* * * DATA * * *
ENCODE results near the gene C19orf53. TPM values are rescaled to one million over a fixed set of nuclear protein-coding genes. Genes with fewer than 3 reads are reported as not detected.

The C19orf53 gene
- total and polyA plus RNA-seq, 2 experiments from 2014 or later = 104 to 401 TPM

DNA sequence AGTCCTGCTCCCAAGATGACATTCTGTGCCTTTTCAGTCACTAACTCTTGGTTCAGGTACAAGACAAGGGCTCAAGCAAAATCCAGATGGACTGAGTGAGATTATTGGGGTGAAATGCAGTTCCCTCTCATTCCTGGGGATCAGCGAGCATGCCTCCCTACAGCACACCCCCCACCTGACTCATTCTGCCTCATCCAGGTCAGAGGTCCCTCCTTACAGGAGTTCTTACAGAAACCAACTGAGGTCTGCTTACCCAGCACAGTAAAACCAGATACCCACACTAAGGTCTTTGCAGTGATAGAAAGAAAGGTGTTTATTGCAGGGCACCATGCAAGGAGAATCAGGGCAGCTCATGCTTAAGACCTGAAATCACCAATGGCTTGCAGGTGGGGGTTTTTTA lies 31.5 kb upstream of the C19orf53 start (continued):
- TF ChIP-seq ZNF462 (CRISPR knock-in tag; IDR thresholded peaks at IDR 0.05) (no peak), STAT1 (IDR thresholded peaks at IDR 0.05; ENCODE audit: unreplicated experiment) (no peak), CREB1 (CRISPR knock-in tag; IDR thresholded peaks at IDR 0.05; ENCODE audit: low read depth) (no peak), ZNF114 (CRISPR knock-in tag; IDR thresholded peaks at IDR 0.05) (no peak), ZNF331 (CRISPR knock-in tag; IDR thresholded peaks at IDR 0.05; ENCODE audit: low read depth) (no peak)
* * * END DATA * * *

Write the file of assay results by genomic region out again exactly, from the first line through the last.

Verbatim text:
ENCODE results near the gene C19orf53. TPM values are rescaled to one million over a fixed set of nuclear protein-coding genes. Genes with fewer than 3 reads are reported as not detected.

The C19orf53 gene
- total and polyA plus RNA-seq, 2 experiments from 2014 or later = 104 to 401 TPM

DNA sequence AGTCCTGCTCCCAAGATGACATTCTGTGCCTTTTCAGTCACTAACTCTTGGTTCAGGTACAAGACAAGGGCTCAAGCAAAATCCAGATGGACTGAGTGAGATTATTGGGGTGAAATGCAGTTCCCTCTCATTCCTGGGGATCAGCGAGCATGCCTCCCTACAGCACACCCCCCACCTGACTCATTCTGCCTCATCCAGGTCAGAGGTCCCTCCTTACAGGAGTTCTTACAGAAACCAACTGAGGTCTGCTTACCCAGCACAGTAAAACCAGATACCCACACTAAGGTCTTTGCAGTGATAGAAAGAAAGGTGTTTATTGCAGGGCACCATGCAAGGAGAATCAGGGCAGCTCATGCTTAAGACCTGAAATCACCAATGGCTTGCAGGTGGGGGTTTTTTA lies 31.5 kb upstream of the C19orf53 start (continued):
- TF ChIP-seq ZNF462 (CRISPR knock-in tag; IDR thresholded peaks at IDR 0.05) (no peak), STAT1 (IDR thresholded peaks at IDR 0.05; ENCODE audit: unreplicated experiment) (no peak), CREB1 (CRISPR knock-in tag; IDR thresholded peaks at IDR 0.05; ENCODE audit: low read depth) (no peak), ZNF114 (CRISPR knock-in tag; IDR thresholded peaks at IDR 0.05) (no peak), ZNF331 (CRISPR knock-in tag; IDR thresholded peaks at IDR 0.05; ENCODE audit: low read depth) (no peak)